Recent QRishing Attack Exploits Microsoft and Cloudflare

Vade has detected a recent phishing attack targeting a US-based MSP. Only a single employee received the malicious email, which bypassed detection by Microsoft’s native security features. In this post, we examine the steps of the QRishing attack and provide measures you can take to stay protected.

Recent M365 QRishing attack

The attack begins with a phishing email alerting the user that they need to reactivate their MFA. “Multi-Factor Authentication (MFA) is no longer active on your organization account. To help keep your account safe and secure. Please reactivate your authentication by following the instructions on your device.”

QRishing attack – QRishing email

QRishing email

The phishing attempt appears to be a support ticket notification, with the display name spoofed to include the name of the targeted MSP. The body of the email features logos for Microsoft and Microsoft Authenticator to create the illusion of credibility. It also features a call-to-action that encourages the user to scan a QR code with their smartphone.

To earn the victim’s trust, the QR code also displays Microsoft’s logo.  

Note: As a security measure, Vade has redacted the QR code below and replaced it with a safe image pointing to


QRishing attack – Microsoft-branded QR code

Malicious Microsoft-branded QR code

Hackers often use QRishing to bypass detection by less advanced email security solutions. The technique attempts to hide the phishing link and trick email filters into concluding that the QR code is an innocuous image.

White Paper Microsoft 365: Protecting Your Business in the New Threat Landscape


QRishing attack – Fake security check webpage

Fake security check webpage


Once the victim scans the QR code, they can navigate to the embedded webpage. The top-level domain (TLD) of the malicious domain is .ru. If the victim taps on the link, it takes them to an illegitimate security webpage that simulates a security scan. The phishing page features attributes and behaviors observed in another recent attack first detected and reported by Vade.

Once the fake scan is complete, the webpage refreshes to display a green checkmark and the word “Success” to indicate that it passed the safety inspection. The phishing page is hosted by Cloudflare, enabling the hackers to benefit from the antibot mechanisms from Cloudflare.

QRishing attack – Destination M365 phishing page

Destination M365 phishing page


Next, the phishing attack directs the victim to an M365 phishing page. Vade has verified that the domain was recently created. The fake login form is likely used to harvest the victim’s credentials and gain access to their M365 account. This would enable hackers to exfiltrate sensitive data, spread malware, facilitate vendor email compromise, and more.

Takeaways from QRishing attack spoofing M365

Vade has detected an increase in M365 QRishing attacks in recent months. This includes campaigns that use compromised WordPress websites as a first hop before redirecting the victim to a phishing webpage published on InterPlanetary File System (IPFS), a file sharing peer-to-peer network.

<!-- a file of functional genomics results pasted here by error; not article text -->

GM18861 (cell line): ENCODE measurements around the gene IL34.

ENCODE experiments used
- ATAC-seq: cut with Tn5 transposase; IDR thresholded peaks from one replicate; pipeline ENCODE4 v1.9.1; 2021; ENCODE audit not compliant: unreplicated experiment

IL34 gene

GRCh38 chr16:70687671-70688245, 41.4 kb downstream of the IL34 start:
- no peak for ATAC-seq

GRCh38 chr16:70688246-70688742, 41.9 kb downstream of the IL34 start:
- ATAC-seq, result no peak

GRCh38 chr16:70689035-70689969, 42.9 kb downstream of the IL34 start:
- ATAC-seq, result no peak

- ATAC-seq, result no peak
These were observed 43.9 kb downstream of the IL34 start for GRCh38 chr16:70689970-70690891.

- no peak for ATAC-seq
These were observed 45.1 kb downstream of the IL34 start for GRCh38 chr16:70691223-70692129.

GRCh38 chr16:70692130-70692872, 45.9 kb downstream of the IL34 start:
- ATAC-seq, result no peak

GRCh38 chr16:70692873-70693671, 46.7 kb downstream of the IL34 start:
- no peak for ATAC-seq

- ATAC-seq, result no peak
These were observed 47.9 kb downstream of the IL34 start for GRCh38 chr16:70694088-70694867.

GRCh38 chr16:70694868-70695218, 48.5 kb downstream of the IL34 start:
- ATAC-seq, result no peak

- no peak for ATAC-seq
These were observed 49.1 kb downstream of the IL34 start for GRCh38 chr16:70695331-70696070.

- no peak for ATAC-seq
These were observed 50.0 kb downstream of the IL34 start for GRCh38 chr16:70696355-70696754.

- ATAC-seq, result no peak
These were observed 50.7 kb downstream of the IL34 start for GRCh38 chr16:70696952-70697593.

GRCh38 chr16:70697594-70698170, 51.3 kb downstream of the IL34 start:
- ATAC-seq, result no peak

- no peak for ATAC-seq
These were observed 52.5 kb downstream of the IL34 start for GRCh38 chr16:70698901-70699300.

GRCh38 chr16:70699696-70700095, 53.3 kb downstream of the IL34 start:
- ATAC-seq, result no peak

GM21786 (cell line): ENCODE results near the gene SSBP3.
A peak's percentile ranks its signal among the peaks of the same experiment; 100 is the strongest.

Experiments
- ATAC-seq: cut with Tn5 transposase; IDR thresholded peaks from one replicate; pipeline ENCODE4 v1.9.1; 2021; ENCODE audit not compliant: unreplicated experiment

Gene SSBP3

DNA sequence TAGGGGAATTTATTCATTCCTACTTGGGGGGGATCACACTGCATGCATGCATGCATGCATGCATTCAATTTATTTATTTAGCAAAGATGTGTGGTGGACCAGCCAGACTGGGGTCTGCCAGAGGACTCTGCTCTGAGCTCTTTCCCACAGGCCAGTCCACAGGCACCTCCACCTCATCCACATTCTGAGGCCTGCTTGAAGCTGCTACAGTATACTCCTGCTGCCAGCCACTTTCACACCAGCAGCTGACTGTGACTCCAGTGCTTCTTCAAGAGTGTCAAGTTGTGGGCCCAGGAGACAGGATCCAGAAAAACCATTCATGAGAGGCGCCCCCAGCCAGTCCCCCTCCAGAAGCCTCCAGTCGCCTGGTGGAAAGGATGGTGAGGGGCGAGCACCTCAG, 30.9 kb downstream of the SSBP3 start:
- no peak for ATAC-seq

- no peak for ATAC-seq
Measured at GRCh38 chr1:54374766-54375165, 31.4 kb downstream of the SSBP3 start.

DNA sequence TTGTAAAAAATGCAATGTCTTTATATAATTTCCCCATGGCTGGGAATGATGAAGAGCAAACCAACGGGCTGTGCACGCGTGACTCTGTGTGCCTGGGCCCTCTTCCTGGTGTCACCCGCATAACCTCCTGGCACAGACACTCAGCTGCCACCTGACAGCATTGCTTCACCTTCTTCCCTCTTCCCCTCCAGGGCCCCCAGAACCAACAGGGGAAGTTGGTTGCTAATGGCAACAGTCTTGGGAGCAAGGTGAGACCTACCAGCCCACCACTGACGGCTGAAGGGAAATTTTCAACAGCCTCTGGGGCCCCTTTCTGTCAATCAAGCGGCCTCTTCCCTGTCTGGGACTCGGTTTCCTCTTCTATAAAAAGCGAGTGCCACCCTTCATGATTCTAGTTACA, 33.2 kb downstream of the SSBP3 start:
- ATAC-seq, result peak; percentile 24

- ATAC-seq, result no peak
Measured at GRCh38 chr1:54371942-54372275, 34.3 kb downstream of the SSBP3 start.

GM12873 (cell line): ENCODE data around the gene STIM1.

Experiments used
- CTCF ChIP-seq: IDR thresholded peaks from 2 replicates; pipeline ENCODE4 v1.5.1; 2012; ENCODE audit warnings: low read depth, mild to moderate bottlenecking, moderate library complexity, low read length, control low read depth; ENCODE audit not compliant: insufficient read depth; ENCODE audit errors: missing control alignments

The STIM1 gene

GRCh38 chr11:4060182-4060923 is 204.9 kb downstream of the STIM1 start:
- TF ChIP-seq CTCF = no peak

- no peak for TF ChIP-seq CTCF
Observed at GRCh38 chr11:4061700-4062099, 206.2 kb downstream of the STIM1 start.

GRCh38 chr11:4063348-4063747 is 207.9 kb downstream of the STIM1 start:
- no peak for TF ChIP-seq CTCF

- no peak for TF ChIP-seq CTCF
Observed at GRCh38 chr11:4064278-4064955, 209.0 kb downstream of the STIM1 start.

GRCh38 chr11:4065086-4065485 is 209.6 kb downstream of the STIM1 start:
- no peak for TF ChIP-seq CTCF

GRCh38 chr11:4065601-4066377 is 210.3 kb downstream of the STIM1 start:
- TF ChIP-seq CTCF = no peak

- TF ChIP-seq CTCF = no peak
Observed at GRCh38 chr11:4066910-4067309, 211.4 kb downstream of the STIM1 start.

This M365 QRishing attack uses several techniques to bypass detection and prevent analysis by email filters. By embedding a phishing link in a QR code, hackers can bypass detection from email filters that don’t use Computer Vision or more simply QR code detection/reading.

The attack also uses common image impersonation and email spoofing to gain the victim’s trust and avoid any suspicion.

In addition to enhancing the appearance of legitimacy, the phishing page hosted by Cloudflare is designed to intercept analysis by email filters and prevent them from reaching the destination M365 phishing page.

How to stay protected against the attack

To protect your users and organization protected against this attack, you should engage in several important practices.

To start, educate your users on how to spot phishing attacks and practice good cyber hygiene. Phishing awareness training addresses the reality that users are the greatest vulnerability in your attack surface. When it comes to QRishing specifically, users should receive training that discourages them from scanning QR codes from unknown sources or tapping links without first verifying them as safe and legitimate.

You should also consider adopting an integrated email security solution from a third-party vendor. Layering email security onto M365’s native capabilities can catch threats that Microsoft misses, such as this QRishing campaign. Importantly, look for solutions that leverage Computer Vision, which detects phishing links embedded in QR codes and more advanced image-based threats. Also, consider solutions that provide extended protection from mailbox to browser, including mobile devices. Smartphone and tablets make it more difficult for users to spot and handle phishing attacks.

Vade for M365 is powered by a sophisticated AI engine that leverages Machine Learning, Computer Vision, and Natural Language Processing (NLP) models to catch all text- and image-based threats used by attackers. The solution now offers Vade Remote Browser Isolation (RBI), which provides an additional layer of protection against email-to-browser threats for desktop and mobile devices.

White Paper Microsoft 365: Protecting Your Business in the New Threat Landscape